Model of the Ørsted Satellite in the Tycho Brahe Planetarium
|Organization||Danish Meteorological Institute|
|Contractor||Computer Resources International|
|Mission Type||Earth Observation|
|Launch||February 23, 1999 on Delta II 7920|
|Launch site||Vandenberg AFB SLC-2W|
|Mission duration||14 years, 9 months, and 14 days|
|Mass||61 kg (launch), 50 kg (dry)|
|Semi-major axis||7,118.29 kilometres (4,423.10 mi)|
|Apoapsis||865 kilometres (537 mi)|
|Periapsis||649 kilometres (403 mi)|
|Orbital period||100.0 minutes|
|Right ascension of the ascending node||106.5°|
|Argument of perigee||278.37°|
Ørsted is Denmark's first satellite, named after Hans Christian Ørsted (1777–1851) a Danish physicist and professor at the University of Copenhagen. It is in an almost sun synchronous Low Earth orbit.
After more than ten years in orbit, the Ørsted satellite is still operational, and continues to downlink accurate measurements of the Earth's magnetic field. Ørsted was constructed by a team of Danish space companies, of which CRI was prime contractor. CRI was acquired by Terma A/S before Ørsted was launched, and the daily operations are being run as a teamwork between Terma A/S and the Danish Meteorological Institute.
The main scientific objective of the spacecraft was to map the Earth's magnetic field and collect data to determine the changes occurring in the field.
Based on data from the Ørsted satellite, researchers from Danish Space Research Institute concluded that the Earth's magnetic poles are moving, and that the speed with which they are moving has been increasing for the past few years. This apparent acceleration indicates, that the poles of the Earth might be in the process of switching around, which could have serious consequences for land-based biological life.
The primary scientific instruments on the Ørsted satellite are:
- An Overhauser magnetometer provides extremely accurate measurements of the strength of the magnetic field. The Overhauser magnetometer is situated at the end of an 8 meter long boom, in order to minimize disturbances from the satellite's electrical systems.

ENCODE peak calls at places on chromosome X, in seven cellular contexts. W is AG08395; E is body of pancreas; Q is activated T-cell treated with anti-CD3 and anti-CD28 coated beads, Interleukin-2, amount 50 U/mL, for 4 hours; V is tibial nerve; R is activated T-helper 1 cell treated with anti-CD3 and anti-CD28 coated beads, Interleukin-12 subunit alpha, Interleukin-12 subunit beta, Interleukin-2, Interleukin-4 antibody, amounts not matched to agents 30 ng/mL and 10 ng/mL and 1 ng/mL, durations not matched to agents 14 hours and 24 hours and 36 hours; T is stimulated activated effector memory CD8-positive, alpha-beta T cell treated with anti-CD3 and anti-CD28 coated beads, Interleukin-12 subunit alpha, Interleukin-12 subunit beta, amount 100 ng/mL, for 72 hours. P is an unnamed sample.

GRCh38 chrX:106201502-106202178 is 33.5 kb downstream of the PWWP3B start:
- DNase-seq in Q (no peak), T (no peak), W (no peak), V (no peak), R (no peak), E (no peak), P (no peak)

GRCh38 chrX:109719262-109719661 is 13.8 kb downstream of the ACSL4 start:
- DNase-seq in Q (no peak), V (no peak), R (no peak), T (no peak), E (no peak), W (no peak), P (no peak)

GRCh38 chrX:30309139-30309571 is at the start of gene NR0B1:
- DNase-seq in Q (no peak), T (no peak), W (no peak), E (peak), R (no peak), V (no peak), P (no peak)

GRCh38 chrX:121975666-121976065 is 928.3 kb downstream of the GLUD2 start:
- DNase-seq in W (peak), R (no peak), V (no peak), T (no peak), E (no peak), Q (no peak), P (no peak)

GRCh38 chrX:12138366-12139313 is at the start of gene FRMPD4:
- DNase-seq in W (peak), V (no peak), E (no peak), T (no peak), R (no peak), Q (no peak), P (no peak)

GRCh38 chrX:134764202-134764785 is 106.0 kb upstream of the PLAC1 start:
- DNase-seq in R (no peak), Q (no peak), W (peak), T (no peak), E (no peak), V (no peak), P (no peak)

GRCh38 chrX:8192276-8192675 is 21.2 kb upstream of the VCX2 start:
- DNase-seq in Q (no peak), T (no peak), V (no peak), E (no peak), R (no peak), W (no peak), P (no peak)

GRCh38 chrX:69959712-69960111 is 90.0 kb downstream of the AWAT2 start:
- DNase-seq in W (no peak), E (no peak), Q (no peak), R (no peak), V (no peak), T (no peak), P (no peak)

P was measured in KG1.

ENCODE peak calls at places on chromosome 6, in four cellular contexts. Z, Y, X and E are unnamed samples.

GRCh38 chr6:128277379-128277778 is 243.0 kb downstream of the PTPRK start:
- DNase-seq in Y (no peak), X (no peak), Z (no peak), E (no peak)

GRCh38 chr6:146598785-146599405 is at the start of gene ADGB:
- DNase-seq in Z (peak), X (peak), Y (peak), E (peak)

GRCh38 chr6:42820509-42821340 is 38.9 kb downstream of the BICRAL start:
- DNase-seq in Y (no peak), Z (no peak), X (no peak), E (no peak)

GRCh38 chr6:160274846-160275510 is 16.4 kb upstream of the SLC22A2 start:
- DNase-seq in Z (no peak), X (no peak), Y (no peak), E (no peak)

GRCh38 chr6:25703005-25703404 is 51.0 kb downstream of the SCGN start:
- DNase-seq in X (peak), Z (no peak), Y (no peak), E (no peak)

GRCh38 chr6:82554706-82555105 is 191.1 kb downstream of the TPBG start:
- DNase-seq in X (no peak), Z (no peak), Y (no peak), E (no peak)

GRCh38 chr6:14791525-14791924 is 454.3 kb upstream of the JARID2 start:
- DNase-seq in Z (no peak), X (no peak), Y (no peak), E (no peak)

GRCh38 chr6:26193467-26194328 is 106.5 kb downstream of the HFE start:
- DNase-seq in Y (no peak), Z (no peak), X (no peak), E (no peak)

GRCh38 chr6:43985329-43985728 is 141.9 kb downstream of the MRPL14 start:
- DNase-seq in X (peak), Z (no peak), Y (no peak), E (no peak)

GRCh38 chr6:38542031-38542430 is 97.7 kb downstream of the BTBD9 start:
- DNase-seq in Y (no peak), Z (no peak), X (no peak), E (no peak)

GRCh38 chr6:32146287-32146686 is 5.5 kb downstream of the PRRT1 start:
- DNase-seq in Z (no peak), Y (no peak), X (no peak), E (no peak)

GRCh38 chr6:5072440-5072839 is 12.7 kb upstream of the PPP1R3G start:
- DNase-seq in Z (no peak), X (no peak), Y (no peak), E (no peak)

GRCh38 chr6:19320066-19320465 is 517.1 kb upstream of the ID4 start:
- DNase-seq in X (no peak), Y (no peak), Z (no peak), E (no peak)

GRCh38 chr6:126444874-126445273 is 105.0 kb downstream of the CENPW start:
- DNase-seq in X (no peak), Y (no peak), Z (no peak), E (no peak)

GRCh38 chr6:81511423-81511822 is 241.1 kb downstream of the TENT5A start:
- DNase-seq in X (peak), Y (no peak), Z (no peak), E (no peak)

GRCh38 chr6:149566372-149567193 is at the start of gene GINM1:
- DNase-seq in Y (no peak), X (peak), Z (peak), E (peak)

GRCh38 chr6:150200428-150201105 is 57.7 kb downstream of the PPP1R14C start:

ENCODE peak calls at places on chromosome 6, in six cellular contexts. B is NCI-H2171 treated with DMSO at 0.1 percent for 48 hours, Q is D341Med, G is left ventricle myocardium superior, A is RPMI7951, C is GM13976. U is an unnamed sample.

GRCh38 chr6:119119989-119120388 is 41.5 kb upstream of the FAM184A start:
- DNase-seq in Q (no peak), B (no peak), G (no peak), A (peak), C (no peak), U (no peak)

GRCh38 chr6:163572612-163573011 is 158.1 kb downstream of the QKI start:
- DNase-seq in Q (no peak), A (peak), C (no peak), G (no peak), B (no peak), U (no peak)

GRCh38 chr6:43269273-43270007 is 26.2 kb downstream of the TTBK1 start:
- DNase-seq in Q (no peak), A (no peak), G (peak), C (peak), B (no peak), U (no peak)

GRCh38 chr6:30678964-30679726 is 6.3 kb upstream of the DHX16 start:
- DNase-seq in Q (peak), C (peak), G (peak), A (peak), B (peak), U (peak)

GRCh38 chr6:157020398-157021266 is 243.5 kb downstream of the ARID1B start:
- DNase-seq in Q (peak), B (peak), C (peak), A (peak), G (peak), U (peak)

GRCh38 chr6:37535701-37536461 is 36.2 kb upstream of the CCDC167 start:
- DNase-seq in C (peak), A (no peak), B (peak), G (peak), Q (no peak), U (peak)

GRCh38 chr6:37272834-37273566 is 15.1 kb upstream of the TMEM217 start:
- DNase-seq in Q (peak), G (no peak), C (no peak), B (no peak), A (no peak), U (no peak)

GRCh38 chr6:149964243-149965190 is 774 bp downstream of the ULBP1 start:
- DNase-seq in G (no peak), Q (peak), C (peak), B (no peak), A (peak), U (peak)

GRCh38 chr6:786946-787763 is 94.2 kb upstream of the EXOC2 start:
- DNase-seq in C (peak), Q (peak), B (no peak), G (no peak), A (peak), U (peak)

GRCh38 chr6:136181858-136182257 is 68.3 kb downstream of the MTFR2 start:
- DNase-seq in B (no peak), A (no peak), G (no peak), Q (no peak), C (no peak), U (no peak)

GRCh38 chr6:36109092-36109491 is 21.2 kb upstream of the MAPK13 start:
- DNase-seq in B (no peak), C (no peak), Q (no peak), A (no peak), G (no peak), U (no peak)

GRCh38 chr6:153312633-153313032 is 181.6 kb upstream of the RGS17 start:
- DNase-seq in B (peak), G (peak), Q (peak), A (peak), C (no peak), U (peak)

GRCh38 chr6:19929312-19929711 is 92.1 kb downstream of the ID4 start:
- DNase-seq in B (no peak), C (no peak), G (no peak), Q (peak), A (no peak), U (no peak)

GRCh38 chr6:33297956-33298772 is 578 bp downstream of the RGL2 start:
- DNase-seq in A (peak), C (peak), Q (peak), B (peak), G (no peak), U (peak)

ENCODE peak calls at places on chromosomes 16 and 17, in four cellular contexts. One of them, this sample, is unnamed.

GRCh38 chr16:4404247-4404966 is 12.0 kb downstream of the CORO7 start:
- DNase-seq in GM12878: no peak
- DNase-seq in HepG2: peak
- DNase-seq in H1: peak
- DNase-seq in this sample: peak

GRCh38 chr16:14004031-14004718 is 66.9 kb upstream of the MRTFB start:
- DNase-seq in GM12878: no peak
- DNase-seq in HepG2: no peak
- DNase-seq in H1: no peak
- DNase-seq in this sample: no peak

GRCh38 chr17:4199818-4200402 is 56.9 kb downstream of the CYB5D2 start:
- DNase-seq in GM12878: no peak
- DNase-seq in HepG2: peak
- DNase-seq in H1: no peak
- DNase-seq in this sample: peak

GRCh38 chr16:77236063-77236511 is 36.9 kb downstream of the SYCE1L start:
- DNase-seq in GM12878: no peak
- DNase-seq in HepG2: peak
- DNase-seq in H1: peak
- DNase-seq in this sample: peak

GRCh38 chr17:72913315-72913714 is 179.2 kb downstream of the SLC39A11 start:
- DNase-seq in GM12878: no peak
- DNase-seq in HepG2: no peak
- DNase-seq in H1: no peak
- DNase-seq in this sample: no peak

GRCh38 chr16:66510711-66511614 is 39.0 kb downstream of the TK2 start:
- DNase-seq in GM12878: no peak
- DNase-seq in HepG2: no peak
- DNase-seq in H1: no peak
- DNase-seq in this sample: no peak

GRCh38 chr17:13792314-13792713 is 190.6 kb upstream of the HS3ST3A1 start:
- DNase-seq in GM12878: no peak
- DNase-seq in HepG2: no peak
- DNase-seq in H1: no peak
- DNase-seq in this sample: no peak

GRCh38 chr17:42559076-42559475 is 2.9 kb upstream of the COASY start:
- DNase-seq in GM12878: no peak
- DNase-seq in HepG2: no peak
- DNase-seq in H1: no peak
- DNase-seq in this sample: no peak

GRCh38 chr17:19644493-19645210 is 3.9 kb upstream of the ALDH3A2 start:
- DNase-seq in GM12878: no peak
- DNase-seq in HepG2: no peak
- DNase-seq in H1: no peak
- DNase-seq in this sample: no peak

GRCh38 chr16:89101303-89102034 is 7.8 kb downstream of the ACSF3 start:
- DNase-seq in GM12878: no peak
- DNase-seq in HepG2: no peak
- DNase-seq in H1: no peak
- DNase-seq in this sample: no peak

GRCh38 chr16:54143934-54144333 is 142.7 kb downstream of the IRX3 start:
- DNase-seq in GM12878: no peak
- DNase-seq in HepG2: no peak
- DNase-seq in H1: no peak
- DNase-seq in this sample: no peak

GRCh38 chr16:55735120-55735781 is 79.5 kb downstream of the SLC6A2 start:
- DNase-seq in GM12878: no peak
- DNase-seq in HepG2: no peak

- A CSC fluxgate vector magnetometer, used to measure the strength and direction of the magnetic field. The CSC magnetometer is situated somewhat closer to the satellite body in the so-called "gondola", together with the
- A Star Imager, used to determine the orientation of both the satellite and the CSC magnetometer.
The other three instruments are located in the main body of the satellite:
- A Charged Particle Detector, used to measure the flux of fast electrons, protons and alpha particles around the satellite.
- A Turbo-Rogue GPS Receiver, used to accurately determine the satellite's position; can also be used to monitor the atmospheric pressure, temperature and humidity profile on the path between Ørsted and GPS satellites through atmospheric occultation.
- A Trimble TANS GPS Receiver, also used to determine the satellite's position.
- Purucker, M., Langlais, B., Olsen, N., Hulot, G. & Mandea, M.: The southern edge of cratonic North America: Evidence from new satellite magnetometer observations, Geophys.Res.Lett., 29(15), 8000, doi:10.1029/2001GL013645, 2002 [part of a special issue on results from the Ørsted satellite. Plate 3 from this paper is the cover of a special Ørsted issue on August 1, 2002 (Issue #15).]
- Hulot, G., Eymin, C., Langlais, B., Mandea, M. & Olsen, N.: Small-scale structure of the geodynamo inferred from Oersted and Magsat satellite data, Nature, Volume 416, Issue 6881, pp. 620-623 (April 2002)
- Neubert, T., Mandea, M., Hulot, G., von Frese, R., Primdahl, F., Jørgensen, J.L., Friis-Christensen, E., Stauning, P., Olsen, N. & Risbo, T.: Ørsted Satellite Captures High-Precision Geomagnetic Field Data, EOS, Vol. 82, No. 7, p. 81, 87, and 88, Feb. 13, 2001